In California, some parents are forking over $99 dollars to a company that employs off-duty or retired police officers so that they can have someone following their kids. The parents are concerned that their kids will be texting or talking on the phone while behind the wheel, or driving dangerously.

The teens apparently know they will be followed at some point, but not the specific time of when it will occur. One father who used the service called it a "win-win" for he and his daughter, as it confirmed for him that she was being responsible.

The company also points out that the leading cause of death for U.S. teens is car accidents.

So are the parents going too far out of a fear for their kids' safety?

Shepard Smith talked to Judge Andrew Napolitano on Studio B about the constitutionality of this practice and the two discussed whether it's another indication that Americans are becoming increasingly comfortable with being spied on.

"[The cops] may be off duty, they may be out of uniform. They still have a government-issued badge, a government-issued gun. They're still cops. They are still using the power of the government - the badge and the gun and the equipment that also accompanies that - to spy on somebody. [...] Children have constitutional rights like the rest of us. So this is a serious violation of the Fourth Amendment right of the person spied on, whether it's my grandmother or my nephew," said Napolitano.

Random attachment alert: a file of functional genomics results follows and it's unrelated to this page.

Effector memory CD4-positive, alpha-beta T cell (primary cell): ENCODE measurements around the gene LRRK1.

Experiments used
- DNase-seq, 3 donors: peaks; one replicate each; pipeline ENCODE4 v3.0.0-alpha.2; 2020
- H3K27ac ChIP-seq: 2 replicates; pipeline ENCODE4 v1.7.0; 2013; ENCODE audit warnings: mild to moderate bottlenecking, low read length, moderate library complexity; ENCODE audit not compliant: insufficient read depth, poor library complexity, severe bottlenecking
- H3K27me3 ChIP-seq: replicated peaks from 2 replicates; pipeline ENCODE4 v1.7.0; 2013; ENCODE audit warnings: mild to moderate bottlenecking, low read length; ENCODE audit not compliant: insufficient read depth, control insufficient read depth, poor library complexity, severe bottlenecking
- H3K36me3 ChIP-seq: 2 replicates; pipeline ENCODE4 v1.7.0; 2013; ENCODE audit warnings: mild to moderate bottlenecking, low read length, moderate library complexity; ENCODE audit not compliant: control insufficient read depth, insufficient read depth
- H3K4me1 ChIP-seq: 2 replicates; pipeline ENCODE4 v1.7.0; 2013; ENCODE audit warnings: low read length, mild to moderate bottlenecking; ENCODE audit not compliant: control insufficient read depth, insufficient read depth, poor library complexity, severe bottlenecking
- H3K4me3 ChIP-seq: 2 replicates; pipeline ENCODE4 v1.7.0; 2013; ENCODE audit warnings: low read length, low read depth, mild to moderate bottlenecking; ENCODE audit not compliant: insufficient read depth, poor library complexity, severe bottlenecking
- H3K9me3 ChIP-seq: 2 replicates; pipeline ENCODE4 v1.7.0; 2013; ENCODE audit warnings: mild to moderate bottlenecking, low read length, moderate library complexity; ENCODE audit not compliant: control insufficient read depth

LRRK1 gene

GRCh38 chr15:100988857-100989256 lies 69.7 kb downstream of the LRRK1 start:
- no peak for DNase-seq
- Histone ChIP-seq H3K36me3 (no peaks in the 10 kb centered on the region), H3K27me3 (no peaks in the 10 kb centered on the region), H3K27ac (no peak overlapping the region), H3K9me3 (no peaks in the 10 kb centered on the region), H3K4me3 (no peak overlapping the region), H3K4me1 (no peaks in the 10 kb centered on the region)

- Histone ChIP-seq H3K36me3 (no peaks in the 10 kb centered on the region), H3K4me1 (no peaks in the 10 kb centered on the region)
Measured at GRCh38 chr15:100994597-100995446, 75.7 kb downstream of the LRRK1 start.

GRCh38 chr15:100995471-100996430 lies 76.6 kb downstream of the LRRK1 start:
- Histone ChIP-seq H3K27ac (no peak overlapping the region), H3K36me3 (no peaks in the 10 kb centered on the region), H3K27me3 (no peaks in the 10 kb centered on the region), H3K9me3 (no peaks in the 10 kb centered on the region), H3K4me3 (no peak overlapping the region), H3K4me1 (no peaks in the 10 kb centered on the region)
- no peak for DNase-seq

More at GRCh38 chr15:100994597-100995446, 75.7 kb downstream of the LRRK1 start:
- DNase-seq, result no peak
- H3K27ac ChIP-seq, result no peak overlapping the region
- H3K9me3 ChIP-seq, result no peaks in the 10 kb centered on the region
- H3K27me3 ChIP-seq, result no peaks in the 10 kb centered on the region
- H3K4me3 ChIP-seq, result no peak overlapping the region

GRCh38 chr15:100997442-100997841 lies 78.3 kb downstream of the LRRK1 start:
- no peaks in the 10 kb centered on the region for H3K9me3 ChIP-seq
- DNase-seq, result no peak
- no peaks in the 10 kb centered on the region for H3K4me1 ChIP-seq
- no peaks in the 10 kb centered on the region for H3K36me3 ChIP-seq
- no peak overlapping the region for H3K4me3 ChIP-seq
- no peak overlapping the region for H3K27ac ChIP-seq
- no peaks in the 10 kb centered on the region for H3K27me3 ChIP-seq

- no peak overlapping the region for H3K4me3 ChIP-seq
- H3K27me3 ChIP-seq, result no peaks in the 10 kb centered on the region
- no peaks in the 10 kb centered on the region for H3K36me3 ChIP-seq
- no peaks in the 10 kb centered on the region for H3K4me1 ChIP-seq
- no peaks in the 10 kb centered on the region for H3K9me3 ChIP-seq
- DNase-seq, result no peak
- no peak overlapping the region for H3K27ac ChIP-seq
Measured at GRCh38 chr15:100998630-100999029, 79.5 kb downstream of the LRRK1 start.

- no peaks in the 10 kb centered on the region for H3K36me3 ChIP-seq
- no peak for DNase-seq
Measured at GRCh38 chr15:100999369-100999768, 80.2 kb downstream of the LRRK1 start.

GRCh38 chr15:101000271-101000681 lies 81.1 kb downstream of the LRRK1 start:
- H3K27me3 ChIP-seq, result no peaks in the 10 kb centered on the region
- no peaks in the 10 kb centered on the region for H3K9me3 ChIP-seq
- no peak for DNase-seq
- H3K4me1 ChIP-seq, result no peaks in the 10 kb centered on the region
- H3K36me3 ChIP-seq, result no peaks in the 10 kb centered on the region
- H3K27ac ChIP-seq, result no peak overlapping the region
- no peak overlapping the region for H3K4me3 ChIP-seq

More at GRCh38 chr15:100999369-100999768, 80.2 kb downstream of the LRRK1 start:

Smith pointed out that spying in America seems to be "all the rage," and becoming more and more commonplace.

Napolitano answered by pointing out that, "It starts with the federal government saying 'if we don't spy on you, we can't keep you safe,' and then it makes its way down."

Watch the full discussion: